Israeli startup RealView Imaging is using 3D holographic imaging to revolutionise medical training. By beaming projections of light from sources such as ultrasounds, Shaul Gelman and his team are constructing hyperrealistic images in ‘space’.
The surgeon looks through a piece of a glass to view a huge life sized 3D holographic image of the organ that is being operating on and move it around via voice commands – in real time.
It seems to ‘float in the air” in front of the doctor’s eyes, with no special eyeglasses or screen, and enables them to see the anatomy of the organ involved.
Working accurately to print light in 3D images removes limitations of cumbersome user interface tools such as a mouse – and is the first example of such precise interaction with floating images. Doctors can “touch” and manipulate images real time, rather than relying on two-dimensional images created by ultrasound devices or CT scans,.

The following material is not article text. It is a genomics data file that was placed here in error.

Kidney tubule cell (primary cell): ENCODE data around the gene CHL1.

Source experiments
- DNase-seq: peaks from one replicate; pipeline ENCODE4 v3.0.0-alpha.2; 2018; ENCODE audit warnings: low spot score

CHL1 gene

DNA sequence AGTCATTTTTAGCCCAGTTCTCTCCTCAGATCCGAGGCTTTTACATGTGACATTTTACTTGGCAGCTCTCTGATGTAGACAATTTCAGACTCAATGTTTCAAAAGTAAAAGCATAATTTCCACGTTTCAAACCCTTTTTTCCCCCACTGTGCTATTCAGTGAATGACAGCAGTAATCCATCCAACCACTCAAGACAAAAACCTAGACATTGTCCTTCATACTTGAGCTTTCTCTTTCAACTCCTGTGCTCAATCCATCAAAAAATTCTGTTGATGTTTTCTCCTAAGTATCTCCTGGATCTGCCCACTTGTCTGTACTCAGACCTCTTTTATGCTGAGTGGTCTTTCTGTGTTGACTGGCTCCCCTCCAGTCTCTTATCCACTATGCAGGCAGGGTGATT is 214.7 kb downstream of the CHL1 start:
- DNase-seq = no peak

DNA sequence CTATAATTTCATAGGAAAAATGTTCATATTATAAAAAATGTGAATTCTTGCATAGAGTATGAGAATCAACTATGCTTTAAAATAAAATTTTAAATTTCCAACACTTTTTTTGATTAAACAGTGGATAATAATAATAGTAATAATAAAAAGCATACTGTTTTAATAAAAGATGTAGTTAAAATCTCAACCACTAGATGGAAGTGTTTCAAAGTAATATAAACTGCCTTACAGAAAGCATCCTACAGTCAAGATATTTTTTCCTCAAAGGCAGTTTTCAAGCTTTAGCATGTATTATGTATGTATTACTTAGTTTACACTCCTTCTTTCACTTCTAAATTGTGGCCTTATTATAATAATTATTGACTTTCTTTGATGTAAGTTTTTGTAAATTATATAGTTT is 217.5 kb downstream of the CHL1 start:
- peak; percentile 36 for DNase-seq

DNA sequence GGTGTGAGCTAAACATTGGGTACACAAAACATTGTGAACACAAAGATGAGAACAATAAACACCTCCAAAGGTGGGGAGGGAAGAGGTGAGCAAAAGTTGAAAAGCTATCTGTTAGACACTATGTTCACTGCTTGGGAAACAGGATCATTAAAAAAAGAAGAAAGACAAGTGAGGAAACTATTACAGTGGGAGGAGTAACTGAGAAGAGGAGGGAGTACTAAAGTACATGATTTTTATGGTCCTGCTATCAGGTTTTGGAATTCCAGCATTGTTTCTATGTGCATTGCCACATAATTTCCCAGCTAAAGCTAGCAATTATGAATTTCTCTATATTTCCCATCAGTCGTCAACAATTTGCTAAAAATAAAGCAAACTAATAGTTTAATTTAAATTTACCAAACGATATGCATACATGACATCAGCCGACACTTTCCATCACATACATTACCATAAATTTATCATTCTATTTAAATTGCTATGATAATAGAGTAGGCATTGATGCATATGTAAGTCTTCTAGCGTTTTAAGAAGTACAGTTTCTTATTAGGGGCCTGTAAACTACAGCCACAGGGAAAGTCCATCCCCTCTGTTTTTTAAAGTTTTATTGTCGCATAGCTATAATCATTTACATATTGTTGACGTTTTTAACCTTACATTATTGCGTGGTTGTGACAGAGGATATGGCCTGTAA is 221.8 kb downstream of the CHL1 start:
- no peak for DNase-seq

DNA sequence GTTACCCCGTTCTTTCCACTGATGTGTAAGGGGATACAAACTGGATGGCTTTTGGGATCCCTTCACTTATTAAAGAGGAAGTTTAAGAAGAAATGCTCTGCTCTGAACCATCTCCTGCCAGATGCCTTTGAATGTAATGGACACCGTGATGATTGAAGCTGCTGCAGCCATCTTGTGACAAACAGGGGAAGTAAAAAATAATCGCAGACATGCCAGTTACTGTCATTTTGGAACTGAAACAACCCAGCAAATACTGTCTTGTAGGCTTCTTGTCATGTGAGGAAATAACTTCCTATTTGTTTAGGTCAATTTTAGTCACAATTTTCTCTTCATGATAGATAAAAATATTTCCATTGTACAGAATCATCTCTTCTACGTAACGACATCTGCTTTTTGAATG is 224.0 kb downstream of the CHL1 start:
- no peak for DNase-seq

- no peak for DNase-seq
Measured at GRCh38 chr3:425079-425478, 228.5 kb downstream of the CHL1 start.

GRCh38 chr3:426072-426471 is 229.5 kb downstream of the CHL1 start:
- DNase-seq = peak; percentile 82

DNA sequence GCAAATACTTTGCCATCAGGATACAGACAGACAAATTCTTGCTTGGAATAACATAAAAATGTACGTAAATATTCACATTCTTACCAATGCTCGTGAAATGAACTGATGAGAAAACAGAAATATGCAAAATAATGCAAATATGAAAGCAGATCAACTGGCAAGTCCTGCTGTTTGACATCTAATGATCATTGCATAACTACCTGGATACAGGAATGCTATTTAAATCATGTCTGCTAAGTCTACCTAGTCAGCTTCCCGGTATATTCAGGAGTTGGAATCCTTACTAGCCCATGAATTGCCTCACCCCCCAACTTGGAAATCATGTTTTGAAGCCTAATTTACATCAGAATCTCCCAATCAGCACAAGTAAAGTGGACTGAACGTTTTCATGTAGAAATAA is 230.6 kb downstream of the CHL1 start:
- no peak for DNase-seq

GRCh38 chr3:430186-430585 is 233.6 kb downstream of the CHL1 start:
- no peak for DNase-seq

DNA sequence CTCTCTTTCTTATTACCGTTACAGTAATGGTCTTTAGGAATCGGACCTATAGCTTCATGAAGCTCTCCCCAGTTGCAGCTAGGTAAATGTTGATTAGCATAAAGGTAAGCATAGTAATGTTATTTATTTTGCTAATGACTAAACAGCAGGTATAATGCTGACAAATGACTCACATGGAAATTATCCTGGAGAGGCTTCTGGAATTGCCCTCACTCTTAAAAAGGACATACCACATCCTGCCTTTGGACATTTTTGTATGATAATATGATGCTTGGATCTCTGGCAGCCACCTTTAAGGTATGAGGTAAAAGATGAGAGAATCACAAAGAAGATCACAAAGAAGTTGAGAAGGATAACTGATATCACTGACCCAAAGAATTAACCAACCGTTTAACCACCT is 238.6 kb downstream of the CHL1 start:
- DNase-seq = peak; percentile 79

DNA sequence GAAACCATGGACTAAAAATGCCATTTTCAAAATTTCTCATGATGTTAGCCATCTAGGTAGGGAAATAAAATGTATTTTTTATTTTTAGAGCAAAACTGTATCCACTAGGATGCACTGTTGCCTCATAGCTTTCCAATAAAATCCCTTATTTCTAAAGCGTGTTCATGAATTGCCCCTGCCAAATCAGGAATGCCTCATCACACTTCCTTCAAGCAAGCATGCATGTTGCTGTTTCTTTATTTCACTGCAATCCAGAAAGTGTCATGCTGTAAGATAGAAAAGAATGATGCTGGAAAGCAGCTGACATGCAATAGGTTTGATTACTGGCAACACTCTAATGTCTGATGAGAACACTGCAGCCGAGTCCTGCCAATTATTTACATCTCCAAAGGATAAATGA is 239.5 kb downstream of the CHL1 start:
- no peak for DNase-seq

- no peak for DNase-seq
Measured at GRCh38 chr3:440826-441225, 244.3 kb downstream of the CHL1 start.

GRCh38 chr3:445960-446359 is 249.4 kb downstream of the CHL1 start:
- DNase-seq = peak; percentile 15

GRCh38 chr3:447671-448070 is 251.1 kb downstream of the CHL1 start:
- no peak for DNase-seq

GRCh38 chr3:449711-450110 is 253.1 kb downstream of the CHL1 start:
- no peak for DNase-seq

“This is different. This is projecting elements of light called pixels into space. You can actually have depth perception,” Shaul explains. “It’s sort of like looking at the real thing. It’s amazing, really.”
This cost-effective solution to expensive practical training allows medics to gain a deeper understanding of the human body while avoiding risks in the operating theatre – performing holographic heart surgery, interacting with a growing foetus in obstetrics and operating on complex arteries.
Following the completion of clinical trials, medical holography may once have seemed the stuff of science fiction, is only a heartbeat away from becoming reality.
AtlasAction: Learn more about their ‘deep perception and live holography’ by getting in contact here.
Natasha Drewnicki has rendered her insatiable nosiness into a career in journalism and PR. When not juggling projects in Barcelona, she'll be surfing in North Spain or Cornwall.
Shaul Gelman CEO/Founder, Dr. Shimon Eckhouse, Chairman & Aviad Kaufman, President/Founder